Standing Tall and Proud for 100 Years – Part 2

Submitted By

Longwarry & District History Group Inc.

Submission Date

02 October, 2019



As we approach the Centenary of the dedication of The Longwarry and District War Memorial on November 11th this year, we continue the story of its history and how it all came about.

This newspaper report of the first Annual General Meeting of The Longwarry Soldiers Memorial League provides an insight into the people that raised the funds to erect the Memorial. Many of the names will be familiar to long time District residents, many of the family names are still in the District today, the descendants of these men.

Gippsland Independent, Thu 6 Jun 1918 Page 4

“On Wednesday, 29th inst., the Longwarry Soldiers’ Memorial League held its first annual meeting, about 30 members attending. The preliminary balance-sheet (to May 31) shows receipts £308, expenditure £127, profit £181 (excluding gold medals in hand value £5 10s). Mr. Vickery and Cr Smethurst (retiring President) both standing down, Mr. G. A. Smith was elected President for the ensuing year. The ballot for senior Vice-President resulted in the election of Mr. W. Proctor, of Labertouche). The other office bearers were elected unanimously as follows:—Vice-Presidents, Cr J. Smethurst, Messrs. Vickery, Goodrich, Bain, and Hughes (Modella) ; hon. Treasurer, Mr. E. Vickery; hon. Auditors, Cr Mc Hugh and Mr. W. J. Young; executive committee, Messrs. W. J. Young, Toy, Haysom, Hooppell, Ford, C. Eacott ; hon. secretary, Mr. C. H. Powis.”

The gold medals mentioned in this newspaper report were presented at a reception given to every District soldier and nurse when they returned home, either wounded during the war, or when they came home after the war.

There are 119 names from the first World War inscribed on the Memorial and based on the closest census of the time we estimate that this is about one in every 5 males enlisted and when you consider that the census included males under 18 or over 40 no doubt the real figure is probably closer to 1 in every 3 or 4 local men between those ages enlisted.

Included in those 119 names, on the western face of The Memorial, there are 27 names of men who never came home. That is 1 in every 3 local men who fought were killed, they are either buried in war cemeteries in France, Belgium or England. Some were buried at sea as they died on ships taking them to hospitals and still more are buried in the battle grounds of Gallipoli and Western Europe, their bodies were never found. Many more were severely wounded.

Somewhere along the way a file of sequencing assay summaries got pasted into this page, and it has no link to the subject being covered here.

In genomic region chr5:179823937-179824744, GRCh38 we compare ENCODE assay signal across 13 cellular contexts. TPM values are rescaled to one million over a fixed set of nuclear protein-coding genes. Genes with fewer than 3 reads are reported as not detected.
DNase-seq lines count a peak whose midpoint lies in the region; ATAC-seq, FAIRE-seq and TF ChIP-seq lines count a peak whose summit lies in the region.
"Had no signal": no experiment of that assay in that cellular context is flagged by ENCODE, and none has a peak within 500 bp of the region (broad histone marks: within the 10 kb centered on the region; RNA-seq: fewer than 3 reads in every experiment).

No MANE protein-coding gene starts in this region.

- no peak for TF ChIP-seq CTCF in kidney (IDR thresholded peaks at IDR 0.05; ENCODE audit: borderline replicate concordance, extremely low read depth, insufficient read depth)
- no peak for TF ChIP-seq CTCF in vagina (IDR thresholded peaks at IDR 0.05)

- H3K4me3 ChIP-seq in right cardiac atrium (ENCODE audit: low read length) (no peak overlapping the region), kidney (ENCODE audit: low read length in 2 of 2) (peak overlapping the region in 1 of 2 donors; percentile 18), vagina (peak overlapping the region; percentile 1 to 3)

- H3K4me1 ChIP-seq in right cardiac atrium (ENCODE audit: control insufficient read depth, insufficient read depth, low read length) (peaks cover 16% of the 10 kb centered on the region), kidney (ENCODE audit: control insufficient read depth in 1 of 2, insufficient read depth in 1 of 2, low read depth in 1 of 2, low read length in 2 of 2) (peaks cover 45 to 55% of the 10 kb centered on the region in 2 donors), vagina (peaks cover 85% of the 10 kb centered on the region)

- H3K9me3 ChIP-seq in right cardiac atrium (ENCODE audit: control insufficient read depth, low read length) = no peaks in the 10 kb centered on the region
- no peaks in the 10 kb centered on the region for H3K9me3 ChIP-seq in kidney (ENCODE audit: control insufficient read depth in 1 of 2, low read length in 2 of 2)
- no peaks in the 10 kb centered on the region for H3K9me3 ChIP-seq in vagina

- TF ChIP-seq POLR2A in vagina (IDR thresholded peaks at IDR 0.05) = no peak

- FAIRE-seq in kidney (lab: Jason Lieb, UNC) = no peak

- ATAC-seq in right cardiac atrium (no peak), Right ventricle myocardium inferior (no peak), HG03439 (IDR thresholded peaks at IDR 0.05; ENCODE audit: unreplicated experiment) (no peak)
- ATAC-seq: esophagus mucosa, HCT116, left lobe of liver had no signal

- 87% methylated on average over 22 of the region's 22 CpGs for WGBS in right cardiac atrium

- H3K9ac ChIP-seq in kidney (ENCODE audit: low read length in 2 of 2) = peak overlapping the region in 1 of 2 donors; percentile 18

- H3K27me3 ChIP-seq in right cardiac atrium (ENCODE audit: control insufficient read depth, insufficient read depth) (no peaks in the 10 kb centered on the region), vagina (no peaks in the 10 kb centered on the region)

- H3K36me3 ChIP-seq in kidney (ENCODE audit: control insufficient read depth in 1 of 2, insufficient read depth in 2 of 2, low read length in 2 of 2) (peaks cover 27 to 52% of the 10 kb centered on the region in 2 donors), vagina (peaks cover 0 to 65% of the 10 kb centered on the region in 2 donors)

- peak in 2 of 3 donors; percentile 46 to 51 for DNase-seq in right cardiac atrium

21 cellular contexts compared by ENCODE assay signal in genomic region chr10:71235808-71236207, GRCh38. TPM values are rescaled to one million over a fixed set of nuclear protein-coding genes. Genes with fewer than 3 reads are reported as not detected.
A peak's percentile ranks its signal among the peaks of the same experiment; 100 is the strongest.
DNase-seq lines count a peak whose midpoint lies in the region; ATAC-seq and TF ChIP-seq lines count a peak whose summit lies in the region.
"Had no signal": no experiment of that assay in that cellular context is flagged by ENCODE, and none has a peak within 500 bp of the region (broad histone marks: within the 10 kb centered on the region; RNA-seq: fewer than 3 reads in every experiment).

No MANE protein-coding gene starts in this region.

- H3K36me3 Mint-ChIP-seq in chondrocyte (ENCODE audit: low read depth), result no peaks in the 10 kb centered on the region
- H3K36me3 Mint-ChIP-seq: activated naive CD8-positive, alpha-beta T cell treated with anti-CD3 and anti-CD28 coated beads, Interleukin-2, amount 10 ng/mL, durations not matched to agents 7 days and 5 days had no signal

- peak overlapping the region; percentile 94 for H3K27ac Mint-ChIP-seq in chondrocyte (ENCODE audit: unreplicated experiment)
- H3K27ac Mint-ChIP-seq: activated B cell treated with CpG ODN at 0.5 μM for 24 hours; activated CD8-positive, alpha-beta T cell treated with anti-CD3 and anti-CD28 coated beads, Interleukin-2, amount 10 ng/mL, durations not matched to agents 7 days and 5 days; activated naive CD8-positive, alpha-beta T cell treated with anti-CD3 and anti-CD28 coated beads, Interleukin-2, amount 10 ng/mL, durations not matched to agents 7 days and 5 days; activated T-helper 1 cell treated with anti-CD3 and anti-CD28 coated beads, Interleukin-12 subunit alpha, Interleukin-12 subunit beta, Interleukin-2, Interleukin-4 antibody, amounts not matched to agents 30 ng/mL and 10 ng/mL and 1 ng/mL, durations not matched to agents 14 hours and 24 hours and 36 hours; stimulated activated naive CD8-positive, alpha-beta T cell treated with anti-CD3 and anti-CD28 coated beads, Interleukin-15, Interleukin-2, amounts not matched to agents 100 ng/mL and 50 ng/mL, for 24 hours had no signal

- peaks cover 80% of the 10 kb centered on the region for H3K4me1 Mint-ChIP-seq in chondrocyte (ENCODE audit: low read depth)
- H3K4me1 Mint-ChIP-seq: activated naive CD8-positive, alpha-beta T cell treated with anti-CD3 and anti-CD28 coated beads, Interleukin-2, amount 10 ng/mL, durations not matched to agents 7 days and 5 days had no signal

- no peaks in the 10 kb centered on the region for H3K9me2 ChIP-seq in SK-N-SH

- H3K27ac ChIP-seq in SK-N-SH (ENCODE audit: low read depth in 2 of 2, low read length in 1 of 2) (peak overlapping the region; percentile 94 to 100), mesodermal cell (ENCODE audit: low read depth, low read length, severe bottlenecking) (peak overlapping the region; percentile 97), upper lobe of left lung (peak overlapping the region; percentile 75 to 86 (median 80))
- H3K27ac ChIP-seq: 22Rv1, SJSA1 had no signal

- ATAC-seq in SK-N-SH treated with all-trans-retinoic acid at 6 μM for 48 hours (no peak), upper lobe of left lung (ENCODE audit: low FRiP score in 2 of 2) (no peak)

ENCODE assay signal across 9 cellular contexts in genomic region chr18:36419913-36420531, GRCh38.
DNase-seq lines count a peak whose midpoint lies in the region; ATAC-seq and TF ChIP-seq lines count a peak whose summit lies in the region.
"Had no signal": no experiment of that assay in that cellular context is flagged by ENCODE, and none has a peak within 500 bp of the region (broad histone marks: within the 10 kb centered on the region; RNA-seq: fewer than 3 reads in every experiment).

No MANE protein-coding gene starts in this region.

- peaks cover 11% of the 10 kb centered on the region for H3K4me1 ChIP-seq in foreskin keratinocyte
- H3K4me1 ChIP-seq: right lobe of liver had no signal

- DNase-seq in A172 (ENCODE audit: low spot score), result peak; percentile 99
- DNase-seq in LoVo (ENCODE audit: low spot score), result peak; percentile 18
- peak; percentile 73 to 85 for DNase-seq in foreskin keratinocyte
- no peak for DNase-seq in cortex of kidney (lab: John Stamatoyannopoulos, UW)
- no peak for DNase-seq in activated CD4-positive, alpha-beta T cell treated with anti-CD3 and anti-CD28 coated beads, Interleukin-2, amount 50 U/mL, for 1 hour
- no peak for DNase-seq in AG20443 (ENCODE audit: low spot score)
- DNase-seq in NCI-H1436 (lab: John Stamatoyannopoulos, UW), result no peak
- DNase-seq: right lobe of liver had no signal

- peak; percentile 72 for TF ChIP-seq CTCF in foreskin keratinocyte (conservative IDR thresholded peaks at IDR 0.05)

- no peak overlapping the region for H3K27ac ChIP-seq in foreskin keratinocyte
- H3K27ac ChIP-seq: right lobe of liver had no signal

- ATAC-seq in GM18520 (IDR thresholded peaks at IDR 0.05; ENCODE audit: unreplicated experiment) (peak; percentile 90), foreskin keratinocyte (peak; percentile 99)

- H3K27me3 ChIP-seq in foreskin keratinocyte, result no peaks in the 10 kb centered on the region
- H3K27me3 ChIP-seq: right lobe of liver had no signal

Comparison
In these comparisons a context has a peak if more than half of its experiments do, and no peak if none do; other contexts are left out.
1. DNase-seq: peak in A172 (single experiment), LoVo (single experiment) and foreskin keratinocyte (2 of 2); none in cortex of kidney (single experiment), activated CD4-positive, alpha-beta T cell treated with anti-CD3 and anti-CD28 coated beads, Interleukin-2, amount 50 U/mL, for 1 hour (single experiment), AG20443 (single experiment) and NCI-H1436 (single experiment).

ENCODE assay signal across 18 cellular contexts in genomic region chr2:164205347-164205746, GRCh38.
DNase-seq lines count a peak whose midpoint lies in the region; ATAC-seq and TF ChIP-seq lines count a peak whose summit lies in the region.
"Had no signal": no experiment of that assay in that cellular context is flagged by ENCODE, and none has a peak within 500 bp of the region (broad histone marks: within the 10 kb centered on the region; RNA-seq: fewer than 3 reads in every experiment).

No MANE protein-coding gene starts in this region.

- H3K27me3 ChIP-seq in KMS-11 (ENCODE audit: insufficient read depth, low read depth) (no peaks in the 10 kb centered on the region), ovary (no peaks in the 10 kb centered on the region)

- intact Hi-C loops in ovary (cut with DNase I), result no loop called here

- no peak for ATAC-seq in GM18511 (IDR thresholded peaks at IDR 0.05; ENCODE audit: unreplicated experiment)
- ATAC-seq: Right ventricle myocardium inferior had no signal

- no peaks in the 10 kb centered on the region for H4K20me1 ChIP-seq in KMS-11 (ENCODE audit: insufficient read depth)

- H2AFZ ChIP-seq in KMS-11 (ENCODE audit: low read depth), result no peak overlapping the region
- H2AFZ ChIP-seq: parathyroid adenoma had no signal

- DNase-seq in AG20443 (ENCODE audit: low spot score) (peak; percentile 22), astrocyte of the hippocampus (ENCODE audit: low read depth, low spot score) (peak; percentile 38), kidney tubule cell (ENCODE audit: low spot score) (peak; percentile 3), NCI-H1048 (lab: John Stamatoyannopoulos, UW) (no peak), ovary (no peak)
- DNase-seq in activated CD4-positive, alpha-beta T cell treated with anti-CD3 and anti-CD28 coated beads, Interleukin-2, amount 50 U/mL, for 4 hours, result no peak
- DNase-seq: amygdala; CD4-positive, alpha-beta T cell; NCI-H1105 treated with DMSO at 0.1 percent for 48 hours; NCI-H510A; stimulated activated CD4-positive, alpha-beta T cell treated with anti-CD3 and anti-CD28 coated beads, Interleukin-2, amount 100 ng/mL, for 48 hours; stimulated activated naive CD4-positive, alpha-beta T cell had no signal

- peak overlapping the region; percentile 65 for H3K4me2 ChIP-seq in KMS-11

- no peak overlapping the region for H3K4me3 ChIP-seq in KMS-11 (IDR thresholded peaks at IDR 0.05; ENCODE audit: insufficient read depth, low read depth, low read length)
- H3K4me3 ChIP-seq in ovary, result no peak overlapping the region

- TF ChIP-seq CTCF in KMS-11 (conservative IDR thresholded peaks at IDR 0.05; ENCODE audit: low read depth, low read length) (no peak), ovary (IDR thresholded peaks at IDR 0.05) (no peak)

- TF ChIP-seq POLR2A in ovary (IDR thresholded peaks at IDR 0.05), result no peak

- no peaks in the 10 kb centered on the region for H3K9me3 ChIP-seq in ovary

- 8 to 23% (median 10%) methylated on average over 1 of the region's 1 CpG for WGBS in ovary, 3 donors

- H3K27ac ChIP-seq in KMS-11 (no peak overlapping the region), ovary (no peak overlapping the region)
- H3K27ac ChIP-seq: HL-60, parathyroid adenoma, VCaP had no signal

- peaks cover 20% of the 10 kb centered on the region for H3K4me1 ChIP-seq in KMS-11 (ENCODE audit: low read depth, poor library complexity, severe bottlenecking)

If you are at the Monument and take the time to read all the names you will see that many families had more than one son enlist, some families had as many as 4 fighting overseas, and tragically some families lost more than one member.

With the help of the Students at Labertouche and Longwarry Primary Schools last year, the records of 60 of these men and women have been researched and from this we know that there was a wide variety of backgrounds of these men and the one nurse whose names were inscribed on the Memorial.

Some were born and lived in Labertouche, Longwarry or Modella, others were born in the District but had moved away when they enlisted and then there were those born elsewhere, some overseas, who had moved to the District to work before war broke out.

At the rededication ceremony to mark the Centenary of The Monument, a very special event will take place; history will be made as a name will be added 100 years after it should have been included.

Come along to Remembrance Day on November 11th to pay your respect to all service men and women across all conflicts and to witness and acknowledge the person whose name will be added after 100 years.


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